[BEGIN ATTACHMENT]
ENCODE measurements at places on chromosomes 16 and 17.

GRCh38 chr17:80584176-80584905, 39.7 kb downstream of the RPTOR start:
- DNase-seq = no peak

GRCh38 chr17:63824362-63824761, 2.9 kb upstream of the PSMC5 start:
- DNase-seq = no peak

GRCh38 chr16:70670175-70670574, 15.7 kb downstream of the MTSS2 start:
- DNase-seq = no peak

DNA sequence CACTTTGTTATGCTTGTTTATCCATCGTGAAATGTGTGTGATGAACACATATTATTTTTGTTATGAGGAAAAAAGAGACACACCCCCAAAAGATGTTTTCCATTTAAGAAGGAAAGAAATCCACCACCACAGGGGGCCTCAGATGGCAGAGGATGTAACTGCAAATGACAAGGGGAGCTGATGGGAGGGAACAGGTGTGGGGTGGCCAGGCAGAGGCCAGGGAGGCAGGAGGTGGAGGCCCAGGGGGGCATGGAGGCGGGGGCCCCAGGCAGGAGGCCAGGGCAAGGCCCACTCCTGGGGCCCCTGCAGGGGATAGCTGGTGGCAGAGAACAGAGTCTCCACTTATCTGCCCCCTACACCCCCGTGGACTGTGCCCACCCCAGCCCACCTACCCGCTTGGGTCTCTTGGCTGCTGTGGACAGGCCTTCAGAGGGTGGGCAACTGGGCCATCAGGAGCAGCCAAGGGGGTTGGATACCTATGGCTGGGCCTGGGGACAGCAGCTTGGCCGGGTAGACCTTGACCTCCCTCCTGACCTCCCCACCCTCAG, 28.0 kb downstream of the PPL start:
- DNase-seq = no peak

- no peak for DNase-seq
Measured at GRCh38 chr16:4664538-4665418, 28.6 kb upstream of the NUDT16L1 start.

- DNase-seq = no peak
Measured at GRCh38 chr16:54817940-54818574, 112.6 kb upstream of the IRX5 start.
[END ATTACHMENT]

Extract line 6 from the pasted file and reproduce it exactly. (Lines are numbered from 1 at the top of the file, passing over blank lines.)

GRCh38 chr16:70670175-70670574, 15.7 kb downstream of the MTSS2 start: